It should be a straightforward 'Would you recommend this hospital/ward to one of your relatives ?' as an open question, and the feedback should be narrative - so that the reasons for satisfaction or otherwise are present. That is harder to 'count up', but to learn anything really useful, you need to see and think about exactly why people liked one ward, and did not like another one.
To be useful, you should not be restricting the question being asked - because by restricting the question(s), you are potentially excluding things patients consider very important, but clinicians and hospitals do not intuitively see as important.

nosapience

Position
Resourcerer,
Comment date
12 June 2012
NPS is undoubtedly a good indicator of loyalty, but the NHS has no loyalty problems with the general public. Might be more useful aimed at MPs or the HoL!

But my main concern is, why fuddlarse about with marketing gimmicks, like spot surveys when our staff talk directly to millions of people everyday. A great place for social media to rise to the rescue and collect that interaction continuously everyday. Stuff "engagement" this is about enabling every patient at every contact to actively participate in their care and their NHS.

There are loads of modern tools, like Dave Snowden's SenseMaker that can analyse large fragmented datasets. Once one person is brave enough to take the plunge everyone will have to follow, because the new knowledge will be overwhelming.

Dave

Position
CSO,
Organisation
Cognitive Edge
Comment date
12 June 2012
I came here via a google search. If anyone is interested a patient quality project which goes beyond simple scale questions will be starting soon in NHS North East, there may be some connections and I am happy to make them if anyone wants.

Mike Stone

Comment date
14 August 2012
The deeper point of 'the relative test', is that it is an assessment of the behaviour of 'a group' by external people.

Within a group, shared ideas about what is important, correct, etc, tend to form (I think these are called group norms) and the members of the group tend to judge their behaviour against those 'norms' - only by allowing different people, who are not already influenced by those group norms, to look at the behaviour, can you get a fresh or alternative opinion about whether the norms themselves, are appropriate.

This is especially necessary, for complex situations which involve many different groups/professions: what makes sense to you, could seem absolute madness to me !

Beryl Magrath

Position
NED,
Comment date
14 June 2012
Dr Shipman's patients thought he was a wonderful doctor and, no doubt some people recommended him to their friends and family.
I would therefore suggest that patient recommendation should be one of several factors considered, taken on it's own it could be misleading or even lethal...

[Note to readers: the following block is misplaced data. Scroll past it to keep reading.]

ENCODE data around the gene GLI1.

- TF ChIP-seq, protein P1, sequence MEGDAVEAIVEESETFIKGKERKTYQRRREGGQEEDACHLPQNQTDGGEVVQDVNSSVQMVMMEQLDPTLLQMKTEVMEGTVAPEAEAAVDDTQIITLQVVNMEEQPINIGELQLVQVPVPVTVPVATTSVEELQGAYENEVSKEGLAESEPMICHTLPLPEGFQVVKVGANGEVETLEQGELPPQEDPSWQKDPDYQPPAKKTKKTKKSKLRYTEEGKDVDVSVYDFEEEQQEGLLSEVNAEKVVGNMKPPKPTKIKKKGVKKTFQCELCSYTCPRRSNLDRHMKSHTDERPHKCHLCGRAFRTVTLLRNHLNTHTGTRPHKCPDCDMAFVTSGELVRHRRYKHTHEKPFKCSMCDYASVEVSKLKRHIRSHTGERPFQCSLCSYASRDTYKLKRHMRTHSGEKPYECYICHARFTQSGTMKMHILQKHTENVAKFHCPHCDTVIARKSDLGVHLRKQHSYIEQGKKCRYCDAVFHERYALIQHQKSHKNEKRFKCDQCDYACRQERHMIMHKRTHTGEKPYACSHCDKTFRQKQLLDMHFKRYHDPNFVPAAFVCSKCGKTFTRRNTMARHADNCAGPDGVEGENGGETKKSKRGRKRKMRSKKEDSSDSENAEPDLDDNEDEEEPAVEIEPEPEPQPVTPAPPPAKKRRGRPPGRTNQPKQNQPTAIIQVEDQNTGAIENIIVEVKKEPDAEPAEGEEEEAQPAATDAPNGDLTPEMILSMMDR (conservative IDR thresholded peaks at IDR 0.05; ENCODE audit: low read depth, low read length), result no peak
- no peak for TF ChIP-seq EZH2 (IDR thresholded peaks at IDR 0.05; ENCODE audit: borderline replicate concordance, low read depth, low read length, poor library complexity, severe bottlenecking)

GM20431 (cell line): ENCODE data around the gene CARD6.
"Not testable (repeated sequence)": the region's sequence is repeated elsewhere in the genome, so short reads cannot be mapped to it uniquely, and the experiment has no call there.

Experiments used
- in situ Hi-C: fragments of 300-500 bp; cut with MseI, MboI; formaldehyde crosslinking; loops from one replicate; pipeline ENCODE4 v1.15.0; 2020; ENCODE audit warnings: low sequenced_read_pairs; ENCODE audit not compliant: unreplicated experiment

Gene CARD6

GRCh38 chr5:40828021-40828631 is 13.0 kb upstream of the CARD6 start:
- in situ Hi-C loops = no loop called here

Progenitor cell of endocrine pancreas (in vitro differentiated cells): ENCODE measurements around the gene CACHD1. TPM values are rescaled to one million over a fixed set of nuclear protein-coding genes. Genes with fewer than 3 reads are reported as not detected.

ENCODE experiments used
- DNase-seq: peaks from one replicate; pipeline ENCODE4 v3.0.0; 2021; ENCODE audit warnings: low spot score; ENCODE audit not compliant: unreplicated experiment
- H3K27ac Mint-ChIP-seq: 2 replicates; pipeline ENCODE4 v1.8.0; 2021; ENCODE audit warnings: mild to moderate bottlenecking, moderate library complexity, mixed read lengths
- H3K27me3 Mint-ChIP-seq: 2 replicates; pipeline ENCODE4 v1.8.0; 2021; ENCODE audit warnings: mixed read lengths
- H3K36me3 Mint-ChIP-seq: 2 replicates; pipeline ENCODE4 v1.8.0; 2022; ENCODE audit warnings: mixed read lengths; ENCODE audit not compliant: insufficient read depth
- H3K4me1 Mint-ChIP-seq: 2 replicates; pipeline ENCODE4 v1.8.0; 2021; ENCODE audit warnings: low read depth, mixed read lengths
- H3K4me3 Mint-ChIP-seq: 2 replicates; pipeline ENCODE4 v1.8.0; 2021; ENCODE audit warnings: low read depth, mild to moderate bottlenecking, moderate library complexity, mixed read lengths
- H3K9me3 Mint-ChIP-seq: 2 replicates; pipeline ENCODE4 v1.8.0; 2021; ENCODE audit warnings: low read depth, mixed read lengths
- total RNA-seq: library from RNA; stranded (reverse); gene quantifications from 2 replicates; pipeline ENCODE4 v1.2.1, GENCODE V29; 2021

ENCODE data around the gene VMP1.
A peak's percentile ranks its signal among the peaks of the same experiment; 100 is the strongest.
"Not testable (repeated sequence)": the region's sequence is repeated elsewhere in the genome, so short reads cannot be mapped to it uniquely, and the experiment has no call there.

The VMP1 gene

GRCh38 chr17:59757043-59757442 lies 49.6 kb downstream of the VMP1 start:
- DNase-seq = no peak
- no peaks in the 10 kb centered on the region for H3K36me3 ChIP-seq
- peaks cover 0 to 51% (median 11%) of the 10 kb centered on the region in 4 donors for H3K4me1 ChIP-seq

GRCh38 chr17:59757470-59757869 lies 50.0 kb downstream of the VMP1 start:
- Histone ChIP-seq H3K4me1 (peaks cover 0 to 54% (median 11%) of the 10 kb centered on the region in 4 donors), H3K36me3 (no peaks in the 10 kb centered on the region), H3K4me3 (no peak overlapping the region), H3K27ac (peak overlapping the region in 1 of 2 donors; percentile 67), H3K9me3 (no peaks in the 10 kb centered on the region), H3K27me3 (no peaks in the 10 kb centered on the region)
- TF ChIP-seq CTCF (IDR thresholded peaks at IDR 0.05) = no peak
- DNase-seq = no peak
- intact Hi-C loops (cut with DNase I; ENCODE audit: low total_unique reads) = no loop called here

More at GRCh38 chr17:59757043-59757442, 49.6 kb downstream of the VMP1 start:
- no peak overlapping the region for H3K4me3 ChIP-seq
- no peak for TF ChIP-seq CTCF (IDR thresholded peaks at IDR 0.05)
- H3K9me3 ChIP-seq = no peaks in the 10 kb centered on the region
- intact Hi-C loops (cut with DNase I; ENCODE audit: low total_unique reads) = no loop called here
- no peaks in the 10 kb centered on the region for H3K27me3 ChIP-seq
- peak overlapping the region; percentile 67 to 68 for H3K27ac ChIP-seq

Rick Harris

Position
Managing Director,
Organisation
Customer Faithful Limited
Comment date
28 June 2012
NPS has become popular as a measure of advocacy across many industry sectors (e.g. retail, telecoms, banking). Its core principle is that by 'recommending' a provider, customers are putting their own reputation on the line, and are therefore more likely to give a considered answer.
But NPS is built to work for openly competitive industries where the 'customer' has a genuine choice - if they don't like one telecom provider, they can go to another.
But in public healthcare, the concept of choice is limited. Patients may, in theory, choose certain service provider (GP surgery, even clinician) but in practice, they have too little information and geographical access to make a informed decision.

In addition, most patients' own experience is of NOT choosing between NHS providers, and therefore the mindset is not one of competition. Without a comparison set, recommending one provider over another becomes difficult, even abstract.

Set in this context, it's hard to see how NPS is likely to be a very useful measure, at least not without many other supporting metrics.

Andrew MacPherson

Position
Director of Customer Service Strategy, & the Strategic Projects Team,
Organisation
NHS Midlands & East
Comment date
12 July 2012
useful observations and thank you Jocelyn. In the Midlands and East and through colleagues in the national programme which my Strategic Projects Team is supporting, we see the Friends and Family Test as a primarily a catlyst for change, a 'sign post' for customer focus and system (and patient) engagement. It's symplicity is creating a common, accessible 'vocabulary' for all - its new (to some) - its change - but it is already creating new energy in our modest 25% of the NHS!